The process of Natural selection is based on the following four postulates
Postulate 1 - Individual members of a population differ from one another in many respects.
Postulate 2 - At least some of the differences among members of a population are due to characteristics that may be passed from parent to offspring. That is, they are heritable or genetic.
Postulate 3 - In each generation, some individuals in a population survive and reproduce successfully but others do not.
Postulate 4 - The fate of individuals is not determined by luck. Instead, an individual's likelihood of survival and reproduction depends on its characteristics. Individuals with advantageous traits survive longest and leave the most offspring, a process known as Natural Selection.
Choose an animal species. Your goal is to describe the way in which an evolutionary change might occur for a particular characteristic (trait) of that species as a result of natural selection. The characteristic could be something like coloration pattern, length of the limbs, or size of the teeth or beak, or any measurable trait that is inherited.
The organism you choose should be a real one but the evolutionary change you describe can be real or theoretical.
Remember: evolution occurs at the level of the population. Individuals do not evolve, populations evolve.
Explain how the change occurs in terms of the four postulates listed in the book.
You will describe what the population starts out like at time zero and then what it will look like at a later time, as a result of natural selection. Make sure to explain the process by which the changes occurred.
What is the selective pressure? Explain why the change might confer more fitness to a particular environment?© BrainMass Inc. brainmass.com October 9, 2019, 9:24 pm ad1c9bdddf
The industrial melanism in the peppered moth, Biston betularia, provides the most dramatic evidence of Natural selection. There was a steady rise of industrialization in Europe during the early part of nineteenth century. Thus, the black sooty smoke emitted from industries fell upon the country side and covered the forests and fields with soot. As a result, more than 700 species of larger moths underwent a dramatic change in coloration in regions of heavy industrial activity. Such a change in the coloration is known as Industrial melanism. It can be well studied in peppered moths, Biston betularia.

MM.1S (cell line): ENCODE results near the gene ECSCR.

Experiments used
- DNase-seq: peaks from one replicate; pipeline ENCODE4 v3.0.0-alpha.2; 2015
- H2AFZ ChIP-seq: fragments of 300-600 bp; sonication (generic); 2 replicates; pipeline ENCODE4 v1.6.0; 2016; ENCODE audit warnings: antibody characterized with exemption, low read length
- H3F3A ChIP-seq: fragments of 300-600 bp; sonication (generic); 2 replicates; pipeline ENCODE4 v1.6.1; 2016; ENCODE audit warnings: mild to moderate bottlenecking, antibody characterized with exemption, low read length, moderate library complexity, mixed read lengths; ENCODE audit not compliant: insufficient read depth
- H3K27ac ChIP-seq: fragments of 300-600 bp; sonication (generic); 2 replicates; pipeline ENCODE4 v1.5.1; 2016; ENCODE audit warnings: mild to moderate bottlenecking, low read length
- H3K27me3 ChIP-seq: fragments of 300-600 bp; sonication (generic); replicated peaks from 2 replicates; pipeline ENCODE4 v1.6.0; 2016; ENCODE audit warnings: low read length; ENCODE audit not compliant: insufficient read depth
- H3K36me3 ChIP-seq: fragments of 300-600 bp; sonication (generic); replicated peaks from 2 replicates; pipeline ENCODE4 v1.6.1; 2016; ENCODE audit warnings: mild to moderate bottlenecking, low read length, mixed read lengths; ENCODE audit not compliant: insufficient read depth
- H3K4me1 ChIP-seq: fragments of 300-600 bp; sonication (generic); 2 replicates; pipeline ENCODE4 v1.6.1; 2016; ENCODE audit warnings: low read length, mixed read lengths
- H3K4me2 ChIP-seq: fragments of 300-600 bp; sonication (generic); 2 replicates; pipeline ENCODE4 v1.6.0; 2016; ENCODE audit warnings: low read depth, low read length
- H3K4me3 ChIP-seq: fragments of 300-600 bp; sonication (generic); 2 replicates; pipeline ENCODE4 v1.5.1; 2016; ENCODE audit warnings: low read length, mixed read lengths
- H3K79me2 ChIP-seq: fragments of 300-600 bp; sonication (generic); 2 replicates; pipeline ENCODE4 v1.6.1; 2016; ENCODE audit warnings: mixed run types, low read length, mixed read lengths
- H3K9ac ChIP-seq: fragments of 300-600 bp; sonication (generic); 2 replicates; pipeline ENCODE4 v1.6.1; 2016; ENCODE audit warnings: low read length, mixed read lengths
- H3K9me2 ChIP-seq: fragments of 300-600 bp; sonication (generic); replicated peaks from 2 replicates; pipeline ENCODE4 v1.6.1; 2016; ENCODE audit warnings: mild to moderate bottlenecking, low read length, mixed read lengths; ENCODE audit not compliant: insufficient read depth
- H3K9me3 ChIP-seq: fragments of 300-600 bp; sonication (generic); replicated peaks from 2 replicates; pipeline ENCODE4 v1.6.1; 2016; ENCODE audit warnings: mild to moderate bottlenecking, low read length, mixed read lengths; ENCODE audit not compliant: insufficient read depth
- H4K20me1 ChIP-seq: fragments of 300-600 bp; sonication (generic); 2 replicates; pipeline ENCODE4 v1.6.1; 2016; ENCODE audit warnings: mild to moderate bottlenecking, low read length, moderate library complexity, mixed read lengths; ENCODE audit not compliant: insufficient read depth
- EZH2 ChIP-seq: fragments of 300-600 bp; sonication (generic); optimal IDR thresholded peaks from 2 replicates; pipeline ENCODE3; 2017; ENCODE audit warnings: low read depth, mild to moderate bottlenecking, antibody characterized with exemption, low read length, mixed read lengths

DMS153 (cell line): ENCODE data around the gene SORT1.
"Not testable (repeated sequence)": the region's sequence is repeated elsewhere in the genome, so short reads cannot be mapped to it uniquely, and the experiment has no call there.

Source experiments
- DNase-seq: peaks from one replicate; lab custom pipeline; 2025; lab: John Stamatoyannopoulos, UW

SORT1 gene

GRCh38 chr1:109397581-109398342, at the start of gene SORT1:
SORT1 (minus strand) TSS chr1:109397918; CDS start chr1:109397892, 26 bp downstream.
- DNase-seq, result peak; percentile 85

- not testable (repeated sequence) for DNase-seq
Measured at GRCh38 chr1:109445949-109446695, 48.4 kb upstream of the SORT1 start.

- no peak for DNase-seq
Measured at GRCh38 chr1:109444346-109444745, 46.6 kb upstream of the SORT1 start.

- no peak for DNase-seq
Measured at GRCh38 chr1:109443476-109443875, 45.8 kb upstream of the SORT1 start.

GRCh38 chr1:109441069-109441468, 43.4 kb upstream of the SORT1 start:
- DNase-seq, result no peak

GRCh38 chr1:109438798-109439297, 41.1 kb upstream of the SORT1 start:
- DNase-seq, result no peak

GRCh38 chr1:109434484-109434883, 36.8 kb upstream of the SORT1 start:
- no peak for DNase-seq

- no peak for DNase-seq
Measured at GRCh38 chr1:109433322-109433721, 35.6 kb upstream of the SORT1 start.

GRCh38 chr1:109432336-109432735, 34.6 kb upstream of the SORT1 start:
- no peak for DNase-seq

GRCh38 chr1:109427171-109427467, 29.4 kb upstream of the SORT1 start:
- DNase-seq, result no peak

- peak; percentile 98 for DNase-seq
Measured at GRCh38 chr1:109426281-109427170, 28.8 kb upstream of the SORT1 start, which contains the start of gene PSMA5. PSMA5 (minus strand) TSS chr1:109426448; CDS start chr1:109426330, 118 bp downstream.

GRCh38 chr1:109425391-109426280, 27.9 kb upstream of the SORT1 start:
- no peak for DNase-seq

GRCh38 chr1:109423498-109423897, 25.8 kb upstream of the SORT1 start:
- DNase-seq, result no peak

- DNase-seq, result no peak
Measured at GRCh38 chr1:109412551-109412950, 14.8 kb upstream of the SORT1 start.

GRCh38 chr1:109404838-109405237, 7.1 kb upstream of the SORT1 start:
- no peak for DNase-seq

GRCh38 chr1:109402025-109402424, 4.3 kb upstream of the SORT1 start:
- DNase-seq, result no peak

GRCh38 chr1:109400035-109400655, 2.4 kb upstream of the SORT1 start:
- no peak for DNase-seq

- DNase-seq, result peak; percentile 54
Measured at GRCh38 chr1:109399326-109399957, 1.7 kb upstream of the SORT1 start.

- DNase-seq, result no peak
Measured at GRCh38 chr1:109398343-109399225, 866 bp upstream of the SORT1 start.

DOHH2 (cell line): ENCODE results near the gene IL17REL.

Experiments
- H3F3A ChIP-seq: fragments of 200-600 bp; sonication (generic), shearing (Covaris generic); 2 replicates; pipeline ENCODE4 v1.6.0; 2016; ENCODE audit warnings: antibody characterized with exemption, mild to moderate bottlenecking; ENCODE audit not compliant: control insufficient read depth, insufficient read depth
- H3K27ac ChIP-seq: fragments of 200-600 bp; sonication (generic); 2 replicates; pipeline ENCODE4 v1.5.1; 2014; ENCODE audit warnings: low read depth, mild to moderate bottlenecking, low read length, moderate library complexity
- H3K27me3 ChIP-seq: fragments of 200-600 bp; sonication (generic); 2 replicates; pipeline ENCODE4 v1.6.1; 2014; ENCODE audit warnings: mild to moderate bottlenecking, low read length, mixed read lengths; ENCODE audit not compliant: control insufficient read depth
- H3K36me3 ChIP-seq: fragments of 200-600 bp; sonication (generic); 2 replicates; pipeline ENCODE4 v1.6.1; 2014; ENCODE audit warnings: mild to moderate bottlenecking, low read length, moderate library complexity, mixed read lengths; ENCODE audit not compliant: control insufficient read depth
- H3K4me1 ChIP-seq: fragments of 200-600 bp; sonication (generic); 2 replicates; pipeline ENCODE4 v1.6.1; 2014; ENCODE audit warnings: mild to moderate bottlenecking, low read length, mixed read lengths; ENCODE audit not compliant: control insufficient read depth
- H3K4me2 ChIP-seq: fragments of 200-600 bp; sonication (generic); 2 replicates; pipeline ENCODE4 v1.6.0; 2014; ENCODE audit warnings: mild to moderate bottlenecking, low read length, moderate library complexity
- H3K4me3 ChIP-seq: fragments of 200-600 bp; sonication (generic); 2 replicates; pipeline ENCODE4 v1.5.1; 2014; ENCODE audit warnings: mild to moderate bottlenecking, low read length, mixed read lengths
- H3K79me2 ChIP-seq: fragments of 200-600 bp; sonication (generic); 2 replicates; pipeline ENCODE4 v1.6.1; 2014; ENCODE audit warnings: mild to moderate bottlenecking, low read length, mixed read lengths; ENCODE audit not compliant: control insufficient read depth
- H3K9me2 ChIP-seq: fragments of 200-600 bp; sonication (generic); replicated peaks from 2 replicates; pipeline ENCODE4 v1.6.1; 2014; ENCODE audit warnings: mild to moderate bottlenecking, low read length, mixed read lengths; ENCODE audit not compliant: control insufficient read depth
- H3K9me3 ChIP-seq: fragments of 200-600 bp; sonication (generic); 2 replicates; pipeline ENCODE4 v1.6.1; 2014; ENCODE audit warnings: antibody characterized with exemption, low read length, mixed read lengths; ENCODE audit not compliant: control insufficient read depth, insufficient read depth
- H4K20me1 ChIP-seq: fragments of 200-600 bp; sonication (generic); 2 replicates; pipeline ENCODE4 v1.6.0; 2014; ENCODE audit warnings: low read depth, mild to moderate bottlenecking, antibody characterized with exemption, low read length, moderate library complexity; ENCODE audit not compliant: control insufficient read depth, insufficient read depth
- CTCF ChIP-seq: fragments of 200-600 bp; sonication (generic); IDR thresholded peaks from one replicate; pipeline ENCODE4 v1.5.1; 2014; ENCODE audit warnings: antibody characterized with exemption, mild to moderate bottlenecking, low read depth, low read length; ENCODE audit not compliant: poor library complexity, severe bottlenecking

During the early part of the nineteenth century only light colored moths were known across England. The body and wing color of the typical peppered moth used to be light with scattered dark markings. In 1948, a local black mutant form of the moth was discovered near Manchester, England. Since that time, the black form of peppered moth, Biston betularia var carbonaria has gradually become more prevalent. As of now, more than 90% of the moths in this region are black. They are more vigorous and viable, and capable of withstanding environmental hardships, and are better adapted to the environment as compared to the wild ...
The solution deals in-depth with an interesting evidence of natural selection namely, industrial melanism among peppered moths, Biston betularia var carbonaria. It also explains the meaning of selective pressure along with the reason as to why the change which occurs as a result of the same confers more fitness to an organism as related to a particular environment.